If something doesn’t seem right, he doesn’t waste time on it. And that got Isaac Mosongo, a General Service Unit man, studying nursing while still in the police force. He wanted to serve, only in a very different way. 10 years in service, he knew it was time to put the arms down. He was restless. He also realised he couldn’t possibly reach his highest potential while in the armed forces. This realisation was further solidified by the fact he was getting some job offers. He took one from AAR; and as he was going through orientation, he was presented with a more enticing offer by Mount Kenya Safari Club. They wanted to take him on as a health and safety manager in charge of the security department. This was a better fit for his skills and he accepted it. He would later work in a similar capacity for The Fairmont, West House, Eka Hotel and DusitD2. Today, he owns Safety Associates Limited, a firm with corporate clients and institutions like the Centum Group of Companies, Weetabix East Africa, Mathara Holdings among others.
How did your entrepreneurship journey start?
I was in between jobs at the time. That was back in 2015 when I met my business partner. He was also out of work at the time and I found out that like me, he had worked in health and safety, dealing with emergencies and was a seasoned professional in the field. We brainstormed about starting a business and Safety Associates Limited was born. We are a health and safety solutions provider, dealing mostly with supplies such as First Aid boxes. We also do installations of fire alarm systems, fire suppression systems, security installation systems such as CCTV and access control systems, firefighting equipment and safety signage. Currently, we are taking steps to ensure that the company is compliant with all necessary industry requirements. I am also looking to become a health and safety advisor – I joined Kenyatta University where I am studying Bachelor of Science, Health and Safety.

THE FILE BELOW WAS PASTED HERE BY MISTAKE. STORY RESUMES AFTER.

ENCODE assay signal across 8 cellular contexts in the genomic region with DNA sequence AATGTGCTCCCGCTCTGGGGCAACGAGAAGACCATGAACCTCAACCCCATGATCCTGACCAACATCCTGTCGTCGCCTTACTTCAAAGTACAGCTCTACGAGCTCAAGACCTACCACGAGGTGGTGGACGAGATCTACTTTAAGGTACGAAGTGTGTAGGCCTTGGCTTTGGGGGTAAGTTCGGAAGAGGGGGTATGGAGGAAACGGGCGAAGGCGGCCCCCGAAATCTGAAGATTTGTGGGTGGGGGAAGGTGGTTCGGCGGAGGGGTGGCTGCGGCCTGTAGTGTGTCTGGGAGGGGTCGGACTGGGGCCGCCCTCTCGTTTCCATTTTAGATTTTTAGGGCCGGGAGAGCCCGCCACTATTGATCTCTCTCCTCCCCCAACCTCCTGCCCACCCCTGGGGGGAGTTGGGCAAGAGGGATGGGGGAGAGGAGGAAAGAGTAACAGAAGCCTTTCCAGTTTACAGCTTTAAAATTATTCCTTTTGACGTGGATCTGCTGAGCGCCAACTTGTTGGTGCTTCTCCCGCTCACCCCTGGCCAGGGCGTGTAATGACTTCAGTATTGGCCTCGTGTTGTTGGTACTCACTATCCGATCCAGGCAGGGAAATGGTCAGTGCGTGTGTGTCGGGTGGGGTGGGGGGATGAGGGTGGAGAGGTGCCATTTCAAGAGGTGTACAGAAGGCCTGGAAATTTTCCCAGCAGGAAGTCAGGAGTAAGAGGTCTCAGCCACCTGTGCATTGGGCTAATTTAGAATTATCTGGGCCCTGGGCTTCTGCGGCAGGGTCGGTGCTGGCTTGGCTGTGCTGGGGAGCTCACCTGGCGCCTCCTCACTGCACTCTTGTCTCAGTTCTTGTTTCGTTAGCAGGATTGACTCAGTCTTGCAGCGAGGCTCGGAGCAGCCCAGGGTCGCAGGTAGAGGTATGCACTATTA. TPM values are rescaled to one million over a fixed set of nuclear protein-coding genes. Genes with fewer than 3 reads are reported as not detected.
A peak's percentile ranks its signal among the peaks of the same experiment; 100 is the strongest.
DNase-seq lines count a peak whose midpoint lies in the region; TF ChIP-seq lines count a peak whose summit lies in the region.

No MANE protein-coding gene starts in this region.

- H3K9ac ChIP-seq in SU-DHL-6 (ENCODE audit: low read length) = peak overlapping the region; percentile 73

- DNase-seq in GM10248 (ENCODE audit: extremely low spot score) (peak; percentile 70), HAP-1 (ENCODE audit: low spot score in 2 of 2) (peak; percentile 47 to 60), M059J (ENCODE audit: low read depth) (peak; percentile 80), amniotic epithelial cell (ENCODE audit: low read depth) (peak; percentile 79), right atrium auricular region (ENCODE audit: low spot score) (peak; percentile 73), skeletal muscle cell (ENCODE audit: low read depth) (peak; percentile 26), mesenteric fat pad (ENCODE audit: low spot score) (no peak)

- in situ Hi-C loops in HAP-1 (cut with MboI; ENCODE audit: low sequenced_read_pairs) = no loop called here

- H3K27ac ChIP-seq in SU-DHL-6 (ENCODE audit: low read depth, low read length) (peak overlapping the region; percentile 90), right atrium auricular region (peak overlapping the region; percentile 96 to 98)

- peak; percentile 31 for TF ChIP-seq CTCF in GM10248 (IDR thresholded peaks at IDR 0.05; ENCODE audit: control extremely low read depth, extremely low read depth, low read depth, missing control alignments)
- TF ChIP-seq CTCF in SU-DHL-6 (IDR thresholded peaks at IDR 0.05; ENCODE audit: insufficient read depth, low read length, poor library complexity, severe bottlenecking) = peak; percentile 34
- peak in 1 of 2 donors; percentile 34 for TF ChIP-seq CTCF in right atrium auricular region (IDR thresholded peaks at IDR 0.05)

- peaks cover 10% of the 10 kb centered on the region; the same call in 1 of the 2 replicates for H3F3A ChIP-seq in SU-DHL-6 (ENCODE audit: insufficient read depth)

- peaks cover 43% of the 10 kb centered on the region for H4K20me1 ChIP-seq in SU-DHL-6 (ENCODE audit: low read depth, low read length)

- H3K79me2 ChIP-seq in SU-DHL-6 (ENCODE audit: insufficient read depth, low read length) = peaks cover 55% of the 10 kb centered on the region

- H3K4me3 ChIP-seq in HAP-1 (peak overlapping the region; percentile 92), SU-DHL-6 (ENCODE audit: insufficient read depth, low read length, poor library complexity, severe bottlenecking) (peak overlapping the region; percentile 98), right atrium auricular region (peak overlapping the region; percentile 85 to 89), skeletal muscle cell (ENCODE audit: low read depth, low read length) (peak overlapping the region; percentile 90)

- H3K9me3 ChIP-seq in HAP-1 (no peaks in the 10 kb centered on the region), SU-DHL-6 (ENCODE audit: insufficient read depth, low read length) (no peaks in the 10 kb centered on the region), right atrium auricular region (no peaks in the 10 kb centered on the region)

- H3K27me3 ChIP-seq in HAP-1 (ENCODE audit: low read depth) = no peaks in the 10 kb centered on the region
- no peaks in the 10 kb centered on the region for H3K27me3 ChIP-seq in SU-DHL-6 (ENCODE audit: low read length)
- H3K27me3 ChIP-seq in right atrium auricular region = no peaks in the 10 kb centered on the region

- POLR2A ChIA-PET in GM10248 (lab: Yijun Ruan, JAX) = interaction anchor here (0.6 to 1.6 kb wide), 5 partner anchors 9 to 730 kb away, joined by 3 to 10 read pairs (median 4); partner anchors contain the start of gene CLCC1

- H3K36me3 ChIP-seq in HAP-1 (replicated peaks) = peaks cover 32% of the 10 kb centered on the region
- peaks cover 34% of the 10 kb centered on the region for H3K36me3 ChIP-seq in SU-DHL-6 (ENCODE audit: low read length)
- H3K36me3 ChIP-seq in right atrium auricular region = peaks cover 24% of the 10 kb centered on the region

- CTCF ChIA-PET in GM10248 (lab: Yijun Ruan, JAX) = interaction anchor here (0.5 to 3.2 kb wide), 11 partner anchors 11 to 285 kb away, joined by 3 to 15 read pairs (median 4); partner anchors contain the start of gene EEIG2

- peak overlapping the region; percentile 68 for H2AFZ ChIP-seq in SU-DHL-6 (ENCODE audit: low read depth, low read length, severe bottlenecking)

Why this business?
I developed a passion for health and safety while at Mount Kenya Safari Club and at the three other three hotels I worked for afterwards where I spearheaded health and safety issues. I was either the chair or assistant chair of the safety committee. I was also revamping or setting up health and safety systems where none were in existence. The business was a natural progression.
How did you raise the capital?
Most people believe you must have a lump sum of money to start a company. But that was not the case with Safety Associates. My business partner and I were out of jobs back then, so we didn’t have anything, actually. But we looked around and saw what other companies were doing. These people must have started somewhere, and we thought that we could do something with what we could scrounge up. We started putting together the documentation necessary to start a company. We searched for our company name and, since no one else had it, we registered it. Most of the things we paid for out of pocket, the little we had on us. We opened a bank account, did the necessary stuff at Sheria House and with our documents in place, we started sending out proposals to prospective clients. The rest is history.
In what ways has your marketing strategy changed since you launched your company?
Back then, with our target market in mind, we’d go to the internet, search for their addresses and send out proposals. Right now social media is a powerful tool. That is one of the ways in which we are marketing our company. We have a presence online as our customers and potential clients are heavy users of social media.
How lucrative is the business?